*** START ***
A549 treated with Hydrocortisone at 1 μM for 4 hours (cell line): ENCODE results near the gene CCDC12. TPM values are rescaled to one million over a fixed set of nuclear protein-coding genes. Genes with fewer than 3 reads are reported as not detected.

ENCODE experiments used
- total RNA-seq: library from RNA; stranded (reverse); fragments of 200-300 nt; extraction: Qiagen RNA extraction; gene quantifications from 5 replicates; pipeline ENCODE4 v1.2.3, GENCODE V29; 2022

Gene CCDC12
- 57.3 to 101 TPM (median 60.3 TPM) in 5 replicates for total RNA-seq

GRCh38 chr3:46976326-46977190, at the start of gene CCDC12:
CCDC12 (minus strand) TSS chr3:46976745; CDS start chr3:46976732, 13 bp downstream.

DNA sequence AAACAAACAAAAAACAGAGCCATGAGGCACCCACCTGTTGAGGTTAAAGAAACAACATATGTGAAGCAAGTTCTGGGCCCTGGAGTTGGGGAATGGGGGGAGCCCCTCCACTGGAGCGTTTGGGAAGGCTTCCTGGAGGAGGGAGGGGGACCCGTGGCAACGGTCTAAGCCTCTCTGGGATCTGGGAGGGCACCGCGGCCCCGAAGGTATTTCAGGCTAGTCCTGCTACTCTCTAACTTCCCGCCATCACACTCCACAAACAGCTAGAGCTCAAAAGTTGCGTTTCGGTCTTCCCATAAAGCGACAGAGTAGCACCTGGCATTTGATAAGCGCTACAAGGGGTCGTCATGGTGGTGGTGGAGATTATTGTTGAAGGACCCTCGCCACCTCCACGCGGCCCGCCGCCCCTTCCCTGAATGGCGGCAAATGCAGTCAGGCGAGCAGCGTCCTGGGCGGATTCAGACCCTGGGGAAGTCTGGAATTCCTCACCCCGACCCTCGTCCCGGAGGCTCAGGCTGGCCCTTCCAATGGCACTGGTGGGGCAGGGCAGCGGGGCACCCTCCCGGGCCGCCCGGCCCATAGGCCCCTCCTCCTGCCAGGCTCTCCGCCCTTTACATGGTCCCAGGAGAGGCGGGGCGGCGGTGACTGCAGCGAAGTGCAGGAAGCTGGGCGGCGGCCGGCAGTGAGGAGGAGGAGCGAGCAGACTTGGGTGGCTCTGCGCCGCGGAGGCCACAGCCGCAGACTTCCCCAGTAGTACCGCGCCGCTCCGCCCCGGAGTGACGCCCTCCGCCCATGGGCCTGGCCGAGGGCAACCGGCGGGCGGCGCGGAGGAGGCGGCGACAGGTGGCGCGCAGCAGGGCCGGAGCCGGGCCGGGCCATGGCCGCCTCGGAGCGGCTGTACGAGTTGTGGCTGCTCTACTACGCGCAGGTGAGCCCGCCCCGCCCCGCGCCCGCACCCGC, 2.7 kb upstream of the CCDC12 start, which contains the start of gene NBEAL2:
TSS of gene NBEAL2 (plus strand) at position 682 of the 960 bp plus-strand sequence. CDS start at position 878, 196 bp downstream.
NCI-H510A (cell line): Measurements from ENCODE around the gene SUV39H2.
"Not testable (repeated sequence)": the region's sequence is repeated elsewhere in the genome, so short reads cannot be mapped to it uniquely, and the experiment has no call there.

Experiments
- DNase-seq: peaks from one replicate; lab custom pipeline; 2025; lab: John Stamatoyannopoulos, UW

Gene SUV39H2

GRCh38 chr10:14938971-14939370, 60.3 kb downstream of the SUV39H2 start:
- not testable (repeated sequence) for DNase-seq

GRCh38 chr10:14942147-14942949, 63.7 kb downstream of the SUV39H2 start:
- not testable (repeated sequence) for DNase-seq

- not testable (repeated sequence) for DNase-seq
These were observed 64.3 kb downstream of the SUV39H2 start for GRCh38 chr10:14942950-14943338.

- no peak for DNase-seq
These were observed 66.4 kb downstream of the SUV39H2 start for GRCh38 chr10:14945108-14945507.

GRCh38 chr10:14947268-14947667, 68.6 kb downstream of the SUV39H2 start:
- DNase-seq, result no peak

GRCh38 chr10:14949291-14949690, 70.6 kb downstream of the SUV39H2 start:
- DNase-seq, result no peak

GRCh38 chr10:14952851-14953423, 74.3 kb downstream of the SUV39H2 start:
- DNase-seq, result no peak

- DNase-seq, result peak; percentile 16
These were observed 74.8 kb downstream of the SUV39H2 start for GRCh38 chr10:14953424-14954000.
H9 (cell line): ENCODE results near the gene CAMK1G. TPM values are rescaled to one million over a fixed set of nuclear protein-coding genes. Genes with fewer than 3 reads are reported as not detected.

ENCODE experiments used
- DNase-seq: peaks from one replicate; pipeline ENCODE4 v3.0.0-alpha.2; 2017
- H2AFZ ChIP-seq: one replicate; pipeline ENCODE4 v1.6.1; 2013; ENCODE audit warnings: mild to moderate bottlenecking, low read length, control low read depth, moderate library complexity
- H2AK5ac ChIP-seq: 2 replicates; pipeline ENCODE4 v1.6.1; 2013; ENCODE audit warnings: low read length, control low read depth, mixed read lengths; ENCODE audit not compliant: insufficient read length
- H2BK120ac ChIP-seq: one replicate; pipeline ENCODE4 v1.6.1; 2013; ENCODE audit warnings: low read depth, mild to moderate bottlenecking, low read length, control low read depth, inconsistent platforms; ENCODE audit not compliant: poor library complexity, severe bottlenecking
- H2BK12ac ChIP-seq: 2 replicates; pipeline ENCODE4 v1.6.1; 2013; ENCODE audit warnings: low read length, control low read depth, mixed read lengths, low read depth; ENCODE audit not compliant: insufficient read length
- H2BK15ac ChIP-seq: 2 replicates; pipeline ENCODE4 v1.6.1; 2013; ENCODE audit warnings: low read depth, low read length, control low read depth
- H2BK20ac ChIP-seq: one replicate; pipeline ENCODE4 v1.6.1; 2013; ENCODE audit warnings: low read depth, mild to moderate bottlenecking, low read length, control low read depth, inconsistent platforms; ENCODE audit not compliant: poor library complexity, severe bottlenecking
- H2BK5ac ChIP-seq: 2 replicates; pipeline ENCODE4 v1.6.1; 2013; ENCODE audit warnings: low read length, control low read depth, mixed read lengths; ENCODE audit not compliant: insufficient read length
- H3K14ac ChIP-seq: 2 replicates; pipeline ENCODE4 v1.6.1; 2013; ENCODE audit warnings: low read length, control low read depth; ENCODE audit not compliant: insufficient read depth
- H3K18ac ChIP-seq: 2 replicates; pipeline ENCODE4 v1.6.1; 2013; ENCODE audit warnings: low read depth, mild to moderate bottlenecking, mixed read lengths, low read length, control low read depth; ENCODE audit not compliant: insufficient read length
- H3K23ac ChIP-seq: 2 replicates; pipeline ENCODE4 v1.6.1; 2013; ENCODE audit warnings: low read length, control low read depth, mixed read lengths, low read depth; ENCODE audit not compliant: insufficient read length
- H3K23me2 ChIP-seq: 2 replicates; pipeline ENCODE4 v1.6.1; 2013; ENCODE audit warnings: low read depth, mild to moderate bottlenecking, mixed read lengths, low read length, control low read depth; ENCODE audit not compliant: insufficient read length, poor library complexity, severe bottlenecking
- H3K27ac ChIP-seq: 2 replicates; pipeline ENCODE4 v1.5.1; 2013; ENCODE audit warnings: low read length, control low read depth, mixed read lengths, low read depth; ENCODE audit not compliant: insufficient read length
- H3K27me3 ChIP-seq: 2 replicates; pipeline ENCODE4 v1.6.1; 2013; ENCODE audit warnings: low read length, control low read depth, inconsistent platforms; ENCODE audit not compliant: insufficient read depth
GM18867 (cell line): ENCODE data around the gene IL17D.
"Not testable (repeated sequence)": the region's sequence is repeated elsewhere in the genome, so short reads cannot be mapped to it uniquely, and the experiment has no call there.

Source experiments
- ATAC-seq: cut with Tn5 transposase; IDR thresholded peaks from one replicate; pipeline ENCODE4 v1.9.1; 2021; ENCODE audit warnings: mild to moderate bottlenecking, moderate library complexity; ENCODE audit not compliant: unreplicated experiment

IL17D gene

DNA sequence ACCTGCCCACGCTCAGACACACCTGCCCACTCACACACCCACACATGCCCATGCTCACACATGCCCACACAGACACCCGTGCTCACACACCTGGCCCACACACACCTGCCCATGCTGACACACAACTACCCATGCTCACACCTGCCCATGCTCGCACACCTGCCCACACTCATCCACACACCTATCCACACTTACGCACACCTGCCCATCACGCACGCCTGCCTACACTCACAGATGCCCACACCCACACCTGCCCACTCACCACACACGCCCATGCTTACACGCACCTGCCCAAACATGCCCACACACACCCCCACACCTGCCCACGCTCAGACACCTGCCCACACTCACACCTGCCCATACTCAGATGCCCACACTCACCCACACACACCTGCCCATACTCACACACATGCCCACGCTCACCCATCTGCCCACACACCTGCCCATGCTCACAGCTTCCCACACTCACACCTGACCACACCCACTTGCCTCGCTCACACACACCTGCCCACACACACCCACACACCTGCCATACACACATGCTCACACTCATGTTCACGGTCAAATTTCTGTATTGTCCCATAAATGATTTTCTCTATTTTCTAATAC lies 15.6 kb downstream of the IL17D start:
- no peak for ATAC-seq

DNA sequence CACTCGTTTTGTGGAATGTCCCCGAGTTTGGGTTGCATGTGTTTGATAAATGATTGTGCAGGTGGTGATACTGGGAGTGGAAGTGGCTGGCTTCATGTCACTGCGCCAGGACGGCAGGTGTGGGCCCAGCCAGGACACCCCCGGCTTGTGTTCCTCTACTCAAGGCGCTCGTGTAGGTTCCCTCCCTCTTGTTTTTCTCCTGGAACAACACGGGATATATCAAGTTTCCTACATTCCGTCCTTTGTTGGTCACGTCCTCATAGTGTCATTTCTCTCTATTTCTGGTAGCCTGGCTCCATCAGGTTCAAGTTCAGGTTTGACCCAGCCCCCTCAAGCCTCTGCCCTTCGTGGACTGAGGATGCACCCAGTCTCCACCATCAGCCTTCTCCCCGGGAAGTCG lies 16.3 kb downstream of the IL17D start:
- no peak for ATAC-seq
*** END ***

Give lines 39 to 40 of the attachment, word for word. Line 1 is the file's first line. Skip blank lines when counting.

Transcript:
- H2BK20ac ChIP-seq: one replicate; pipeline ENCODE4 v1.6.1; 2013; ENCODE audit warnings: low read depth, mild to moderate bottlenecking, low read length, control low read depth, inconsistent platforms; ENCODE audit not compliant: poor library complexity, severe bottlenecking
- H2BK5ac ChIP-seq: 2 replicates; pipeline ENCODE4 v1.6.1; 2013; ENCODE audit warnings: low read length, control low read depth, mixed read lengths; ENCODE audit not compliant: insufficient read length